Spring-loaded bugs!


My life at the moment feels a bit like a children's game – one where there are lots of bugs on springs and the aim is to press them all down, but as fast as you catch one, another pops up and you can never quite manage to get on top of all of them. In reality, of course, the bugs are the lumps and bumps of real life, mostly the result of having three children, a demanding job and a busy life at home.

This time of the year was always a bit fraught when the children were younger, from the October Harvest Festival onwards there was much to attend to – school Christmas Performance rehearsals and costume making, mince pie baking for the Xmas Fayre, planning and purchasing the present list and festive menus alongside all the usual activities and responsibilities. I suppose I thought it might get a bit quieter as the children grew up but I thought wrong!

Olley and I have just returned from the lovely city of Bath where Charlie is at university. His last few weeks have been disrupted by living in a house with a dodgy roof – during the storms of last month it became obvious that the house was uninhabitable – rain was pouring through the light fittings and down the walls of the bedrooms.

Since then he has been in temporary accommodation but finally he and his three friends have secured another house to rent and we have been down to gather his belongings from across the city and help him settle into his new home. He needed our help because he has a broken hand, a war wound from a recent hockey game, and can only carry with his left hand. In fact, it is rather badly smashed up and he can't type or write, which isn't helping his final year dissertation.

With this alongside the upheaval of his housing problems life seems a bit uphill for Charlie at the moment, but we've left him happy that he, once again, has a kitchen in which to cook his favourite roast chicken, even if he only has one hand to do it with!

Billy is our youngest and still at home, now attending college. After the excitement of qualifying as a snowboarding instructor in Canada last year he is finding living at home and knuckling down to study rather claustrophobic – the mountains are calling him and we are trying to help him recognise the value of completing his course.

This hasn't been helped by his laptop hard drive crashing taking his most recent, un-backed up work with it, so he has suffered the pain of having to do it again. But he has also booked his flights for a February break in the Alps, joining a friend who is working the season there,  so he has something to look forward to. And yes, I have checked -  he has got a return ticket rather than just one way so he is planning to come home, at the moment at least.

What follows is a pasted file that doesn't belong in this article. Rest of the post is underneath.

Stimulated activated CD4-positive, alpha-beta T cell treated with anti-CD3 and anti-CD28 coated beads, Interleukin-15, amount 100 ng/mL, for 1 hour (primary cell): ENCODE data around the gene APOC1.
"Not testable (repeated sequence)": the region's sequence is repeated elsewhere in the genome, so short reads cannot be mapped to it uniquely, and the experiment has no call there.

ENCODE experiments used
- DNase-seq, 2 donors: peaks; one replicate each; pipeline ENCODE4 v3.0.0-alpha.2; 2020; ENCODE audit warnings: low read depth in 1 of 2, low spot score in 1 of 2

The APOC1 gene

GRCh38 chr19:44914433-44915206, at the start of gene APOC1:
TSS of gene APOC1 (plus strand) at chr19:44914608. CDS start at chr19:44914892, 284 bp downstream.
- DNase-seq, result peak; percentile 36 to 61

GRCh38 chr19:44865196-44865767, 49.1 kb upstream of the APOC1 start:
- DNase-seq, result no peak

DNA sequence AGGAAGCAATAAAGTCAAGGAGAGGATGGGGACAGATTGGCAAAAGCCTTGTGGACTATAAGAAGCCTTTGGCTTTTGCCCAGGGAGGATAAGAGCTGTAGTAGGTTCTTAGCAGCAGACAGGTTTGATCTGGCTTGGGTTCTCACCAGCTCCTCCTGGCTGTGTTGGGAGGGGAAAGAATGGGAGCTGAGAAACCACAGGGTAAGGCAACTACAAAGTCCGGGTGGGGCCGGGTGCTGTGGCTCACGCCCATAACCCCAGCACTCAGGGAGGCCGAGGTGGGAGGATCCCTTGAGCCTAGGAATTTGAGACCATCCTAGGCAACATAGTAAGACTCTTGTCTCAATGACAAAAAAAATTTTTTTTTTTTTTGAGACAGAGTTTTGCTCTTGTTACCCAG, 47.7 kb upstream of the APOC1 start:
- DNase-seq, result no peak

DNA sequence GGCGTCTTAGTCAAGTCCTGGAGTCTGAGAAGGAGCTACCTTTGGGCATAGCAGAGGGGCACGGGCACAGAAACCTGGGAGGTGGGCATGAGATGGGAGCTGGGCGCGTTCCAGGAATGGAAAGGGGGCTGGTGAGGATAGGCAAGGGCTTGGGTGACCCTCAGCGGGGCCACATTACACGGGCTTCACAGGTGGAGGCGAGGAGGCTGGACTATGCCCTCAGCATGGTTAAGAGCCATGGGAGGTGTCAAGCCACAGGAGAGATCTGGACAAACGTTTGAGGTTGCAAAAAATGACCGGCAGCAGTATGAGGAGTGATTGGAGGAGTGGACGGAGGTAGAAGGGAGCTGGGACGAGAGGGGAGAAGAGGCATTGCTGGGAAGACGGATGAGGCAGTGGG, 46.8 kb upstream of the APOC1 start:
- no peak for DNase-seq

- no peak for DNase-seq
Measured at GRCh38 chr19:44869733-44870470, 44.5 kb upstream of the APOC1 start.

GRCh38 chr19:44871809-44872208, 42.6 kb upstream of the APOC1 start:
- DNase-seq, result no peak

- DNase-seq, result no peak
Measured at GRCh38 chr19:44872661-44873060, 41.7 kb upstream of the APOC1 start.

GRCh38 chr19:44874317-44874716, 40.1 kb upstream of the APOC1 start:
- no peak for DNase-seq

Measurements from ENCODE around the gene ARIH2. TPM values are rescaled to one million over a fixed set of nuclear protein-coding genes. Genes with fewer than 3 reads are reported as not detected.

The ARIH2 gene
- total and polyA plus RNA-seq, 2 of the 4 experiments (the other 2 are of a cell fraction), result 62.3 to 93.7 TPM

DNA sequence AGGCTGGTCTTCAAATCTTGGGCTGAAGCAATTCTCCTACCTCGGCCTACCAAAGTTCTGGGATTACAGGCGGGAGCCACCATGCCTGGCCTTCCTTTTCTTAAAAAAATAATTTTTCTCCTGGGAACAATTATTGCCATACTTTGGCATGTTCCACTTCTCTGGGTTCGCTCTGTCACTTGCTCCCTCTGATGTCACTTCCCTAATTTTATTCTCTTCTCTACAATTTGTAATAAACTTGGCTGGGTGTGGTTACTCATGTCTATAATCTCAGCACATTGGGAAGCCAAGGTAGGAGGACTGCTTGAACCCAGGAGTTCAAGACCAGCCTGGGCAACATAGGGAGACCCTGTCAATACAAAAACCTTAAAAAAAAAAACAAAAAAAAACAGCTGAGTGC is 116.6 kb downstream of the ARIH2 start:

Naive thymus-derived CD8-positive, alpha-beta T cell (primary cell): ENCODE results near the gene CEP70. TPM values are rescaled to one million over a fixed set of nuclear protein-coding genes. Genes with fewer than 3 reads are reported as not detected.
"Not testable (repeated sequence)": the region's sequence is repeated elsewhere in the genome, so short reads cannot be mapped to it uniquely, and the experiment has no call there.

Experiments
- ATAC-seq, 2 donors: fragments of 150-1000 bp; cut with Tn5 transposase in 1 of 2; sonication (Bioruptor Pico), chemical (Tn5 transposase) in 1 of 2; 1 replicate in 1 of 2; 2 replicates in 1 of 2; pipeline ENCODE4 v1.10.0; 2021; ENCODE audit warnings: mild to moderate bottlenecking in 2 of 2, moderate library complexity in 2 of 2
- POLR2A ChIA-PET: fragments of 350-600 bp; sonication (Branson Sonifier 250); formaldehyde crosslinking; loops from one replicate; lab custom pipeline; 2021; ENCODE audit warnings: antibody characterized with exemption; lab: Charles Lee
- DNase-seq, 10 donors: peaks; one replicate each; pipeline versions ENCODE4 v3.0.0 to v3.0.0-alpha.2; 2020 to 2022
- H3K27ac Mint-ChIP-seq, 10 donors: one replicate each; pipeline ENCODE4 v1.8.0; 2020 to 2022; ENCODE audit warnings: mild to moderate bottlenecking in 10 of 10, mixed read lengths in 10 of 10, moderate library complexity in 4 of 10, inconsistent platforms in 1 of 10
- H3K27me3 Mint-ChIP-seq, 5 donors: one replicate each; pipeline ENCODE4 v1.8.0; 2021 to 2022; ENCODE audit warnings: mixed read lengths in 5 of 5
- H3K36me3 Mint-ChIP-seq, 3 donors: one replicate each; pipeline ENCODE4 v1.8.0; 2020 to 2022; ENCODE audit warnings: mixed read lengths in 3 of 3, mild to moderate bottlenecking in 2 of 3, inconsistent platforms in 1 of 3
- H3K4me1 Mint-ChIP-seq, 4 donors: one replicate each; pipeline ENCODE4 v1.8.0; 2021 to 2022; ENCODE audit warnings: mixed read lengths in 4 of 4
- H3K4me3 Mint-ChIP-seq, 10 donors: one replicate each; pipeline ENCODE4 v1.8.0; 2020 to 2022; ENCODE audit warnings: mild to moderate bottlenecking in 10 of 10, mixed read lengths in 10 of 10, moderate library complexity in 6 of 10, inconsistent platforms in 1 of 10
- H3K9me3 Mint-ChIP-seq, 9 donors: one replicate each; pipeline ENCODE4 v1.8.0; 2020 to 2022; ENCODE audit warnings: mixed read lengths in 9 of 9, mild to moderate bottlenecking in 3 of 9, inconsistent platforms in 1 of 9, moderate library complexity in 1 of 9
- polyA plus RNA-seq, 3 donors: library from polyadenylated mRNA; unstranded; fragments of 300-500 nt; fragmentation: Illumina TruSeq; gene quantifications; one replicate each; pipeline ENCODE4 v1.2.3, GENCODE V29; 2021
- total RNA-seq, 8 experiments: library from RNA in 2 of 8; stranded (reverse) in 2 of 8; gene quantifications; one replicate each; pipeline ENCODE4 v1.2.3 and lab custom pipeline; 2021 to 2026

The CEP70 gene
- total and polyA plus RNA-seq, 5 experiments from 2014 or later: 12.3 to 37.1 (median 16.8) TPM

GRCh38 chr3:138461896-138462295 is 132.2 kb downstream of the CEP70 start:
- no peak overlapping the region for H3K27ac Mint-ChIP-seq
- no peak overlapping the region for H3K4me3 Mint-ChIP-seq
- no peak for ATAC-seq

Bex, our oldest, is doing really well at the moment. She is in her fifth year of Medical School and is spending her time on the wards in a number of London hospitals. She's planning to come home for a couple of days soon, after a stint of nights on the labour ward – it will be good to see her.

Her only call for help last week was easily solved. As she tried to leave the hospital she realised someone had locked their bicycle to hers rather than the bike rack. She rang for advice as she didn't want to leave her bike there overnight but wasn't sure what to do. I suggested asking the porters for help, and they were able to release her bike for her.

A good thing too – they told her that there has been a spate of people targeting bikes to lock up until night time when they then break the lock and steal the bike. Bex's bike, our 21st birthday present to her, is her pride and joy and a rather essential part of her enjoyment of triathlons. It reminds you that not everyone out there is on your side.

But my faith in mankind was restored at the weekend when I took some of the clutter that fills our home to a local car boot sale. It's the first I've ever done – normally I just take it all to a charity shop but with December looming I thought I would try to cover some of the cost of Christmas.

The takings were probably not really worth the effort, but the experience was fun – rather than chatting via a qvc camera I was face to face with my customers, although what I was selling amounted to little more than junk, really. One person recognised me not from QVC but from when I attended a fundraising sponsored event at her school about 30 years ago!

So life continues, with its ups and downs, but generally we muddle along ok. They say that a parent is often only as happy as their least happy child, but as Charlie is probably tucking into his roast dinner, Billy has got the distinction he was after for his assignment and, for all I know, Bex is helping to deliver a beautiful baby this very minute, I'm not feeling too bad myself! Another quiet day in the Olley household.

Take care, and I hope you keep on top of those spring-loaded bugs!

Kathy x


  1. Susie December 1, 2013 at 1:10 pm -  Reply

    Hi Kathy,
    My son too had someone chain their bike to his at Cambridge train station and had to walk home. On arriving at the station the next morning he found his bike still chained to the other. He then decided to have a go at the numerical chain key pad and guessed that the person was quite young so started with 1980 birth year and went up until it pinged open at 1985. Words of wisdom from my 24year son when he told us this tale – never use an obvious password!!!
    Have a great Christmas x

  2. kathy December 6, 2013 at 7:14 am -  Reply

    Good advice from your son, Susie – thanks for passing it on. i hope his walk home wasn’t too far!
    Wishing you a great Christmas.
    Kathy x

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